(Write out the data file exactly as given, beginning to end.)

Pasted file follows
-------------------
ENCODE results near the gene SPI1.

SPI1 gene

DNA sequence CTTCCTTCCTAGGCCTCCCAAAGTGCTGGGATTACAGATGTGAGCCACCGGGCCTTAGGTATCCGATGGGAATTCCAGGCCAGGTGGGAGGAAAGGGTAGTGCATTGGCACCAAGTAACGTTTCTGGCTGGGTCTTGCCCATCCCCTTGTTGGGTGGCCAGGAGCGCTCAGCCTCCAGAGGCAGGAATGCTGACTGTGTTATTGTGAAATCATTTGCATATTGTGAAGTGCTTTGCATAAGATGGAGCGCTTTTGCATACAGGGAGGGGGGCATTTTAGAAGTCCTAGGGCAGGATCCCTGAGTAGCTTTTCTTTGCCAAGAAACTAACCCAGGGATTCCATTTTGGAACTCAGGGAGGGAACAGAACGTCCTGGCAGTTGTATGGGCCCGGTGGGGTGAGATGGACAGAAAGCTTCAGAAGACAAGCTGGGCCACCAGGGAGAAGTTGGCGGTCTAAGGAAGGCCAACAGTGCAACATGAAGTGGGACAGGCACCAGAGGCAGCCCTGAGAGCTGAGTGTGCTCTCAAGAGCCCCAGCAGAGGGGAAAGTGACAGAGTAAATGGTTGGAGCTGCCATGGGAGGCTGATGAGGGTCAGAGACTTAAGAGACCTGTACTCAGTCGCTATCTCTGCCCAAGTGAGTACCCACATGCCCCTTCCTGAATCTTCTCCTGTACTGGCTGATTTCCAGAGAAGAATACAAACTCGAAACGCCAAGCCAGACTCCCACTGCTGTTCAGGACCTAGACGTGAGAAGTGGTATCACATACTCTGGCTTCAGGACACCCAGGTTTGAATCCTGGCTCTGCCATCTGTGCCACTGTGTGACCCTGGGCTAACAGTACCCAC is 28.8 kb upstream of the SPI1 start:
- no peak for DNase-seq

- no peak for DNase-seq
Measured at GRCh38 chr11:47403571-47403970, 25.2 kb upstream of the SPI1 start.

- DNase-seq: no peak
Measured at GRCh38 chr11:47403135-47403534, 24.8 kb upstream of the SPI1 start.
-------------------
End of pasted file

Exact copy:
ENCODE results near the gene SPI1.

SPI1 gene

DNA sequence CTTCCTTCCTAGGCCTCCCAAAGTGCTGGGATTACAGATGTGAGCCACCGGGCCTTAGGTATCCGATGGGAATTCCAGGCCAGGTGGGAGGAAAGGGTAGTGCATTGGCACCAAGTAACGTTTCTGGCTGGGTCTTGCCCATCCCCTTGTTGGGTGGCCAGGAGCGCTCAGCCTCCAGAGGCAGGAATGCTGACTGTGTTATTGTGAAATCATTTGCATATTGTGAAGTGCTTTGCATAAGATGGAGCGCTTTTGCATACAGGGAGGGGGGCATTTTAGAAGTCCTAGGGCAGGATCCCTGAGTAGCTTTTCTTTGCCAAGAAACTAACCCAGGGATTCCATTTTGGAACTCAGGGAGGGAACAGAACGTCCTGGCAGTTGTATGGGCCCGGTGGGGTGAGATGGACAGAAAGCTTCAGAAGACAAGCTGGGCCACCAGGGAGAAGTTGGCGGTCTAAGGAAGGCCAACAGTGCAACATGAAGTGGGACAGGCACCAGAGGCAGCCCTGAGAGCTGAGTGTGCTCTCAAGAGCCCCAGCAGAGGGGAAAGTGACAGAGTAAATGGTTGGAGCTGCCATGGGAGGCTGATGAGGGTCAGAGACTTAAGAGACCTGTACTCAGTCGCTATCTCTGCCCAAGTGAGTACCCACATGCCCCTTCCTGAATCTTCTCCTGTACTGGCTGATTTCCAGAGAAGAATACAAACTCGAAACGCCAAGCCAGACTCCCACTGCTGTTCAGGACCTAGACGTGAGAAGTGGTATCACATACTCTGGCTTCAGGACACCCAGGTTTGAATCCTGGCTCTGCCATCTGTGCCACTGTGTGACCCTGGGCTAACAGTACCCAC is 28.8 kb upstream of the SPI1 start:
- no peak for DNase-seq

- no peak for DNase-seq
Measured at GRCh38 chr11:47403571-47403970, 25.2 kb upstream of the SPI1 start.

- DNase-seq: no peak
Measured at GRCh38 chr11:47403135-47403534, 24.8 kb upstream of the SPI1 start.